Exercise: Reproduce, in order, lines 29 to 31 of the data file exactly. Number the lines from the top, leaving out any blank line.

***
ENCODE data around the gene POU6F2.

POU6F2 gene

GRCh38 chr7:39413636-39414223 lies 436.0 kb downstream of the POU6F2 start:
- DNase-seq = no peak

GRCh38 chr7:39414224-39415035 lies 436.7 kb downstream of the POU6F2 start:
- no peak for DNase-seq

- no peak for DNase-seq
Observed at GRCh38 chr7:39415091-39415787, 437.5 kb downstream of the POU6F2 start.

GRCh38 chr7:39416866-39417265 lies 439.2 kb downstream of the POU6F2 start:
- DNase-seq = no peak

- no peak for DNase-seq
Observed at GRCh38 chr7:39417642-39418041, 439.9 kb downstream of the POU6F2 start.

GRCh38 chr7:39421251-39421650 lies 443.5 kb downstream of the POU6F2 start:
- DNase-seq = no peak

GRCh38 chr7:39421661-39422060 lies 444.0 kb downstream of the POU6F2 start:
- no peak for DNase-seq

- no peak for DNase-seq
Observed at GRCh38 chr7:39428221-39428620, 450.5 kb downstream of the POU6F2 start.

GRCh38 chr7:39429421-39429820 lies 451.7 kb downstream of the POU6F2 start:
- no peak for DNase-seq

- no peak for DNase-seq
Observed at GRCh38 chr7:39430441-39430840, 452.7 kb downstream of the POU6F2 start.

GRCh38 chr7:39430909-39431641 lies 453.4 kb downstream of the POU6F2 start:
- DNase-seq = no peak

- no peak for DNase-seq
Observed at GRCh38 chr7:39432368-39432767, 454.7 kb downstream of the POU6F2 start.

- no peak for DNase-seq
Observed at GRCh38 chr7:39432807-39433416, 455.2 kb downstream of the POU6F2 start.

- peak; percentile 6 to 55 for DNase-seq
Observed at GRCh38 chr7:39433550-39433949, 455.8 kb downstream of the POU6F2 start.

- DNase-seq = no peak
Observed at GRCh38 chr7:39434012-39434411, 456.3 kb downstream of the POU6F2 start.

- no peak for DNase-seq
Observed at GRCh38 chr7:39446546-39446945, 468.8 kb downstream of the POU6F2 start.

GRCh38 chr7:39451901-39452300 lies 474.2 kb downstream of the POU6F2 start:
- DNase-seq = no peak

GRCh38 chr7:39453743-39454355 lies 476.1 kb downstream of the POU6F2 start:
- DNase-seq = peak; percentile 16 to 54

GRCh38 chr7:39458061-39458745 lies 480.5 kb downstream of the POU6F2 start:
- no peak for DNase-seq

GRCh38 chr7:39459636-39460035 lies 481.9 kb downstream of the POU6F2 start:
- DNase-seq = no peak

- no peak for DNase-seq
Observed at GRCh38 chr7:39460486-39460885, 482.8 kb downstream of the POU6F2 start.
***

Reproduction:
- peak; percentile 6 to 55 for DNase-seq
Observed at GRCh38 chr7:39433550-39433949, 455.8 kb downstream of the POU6F2 start.

- DNase-seq = no peak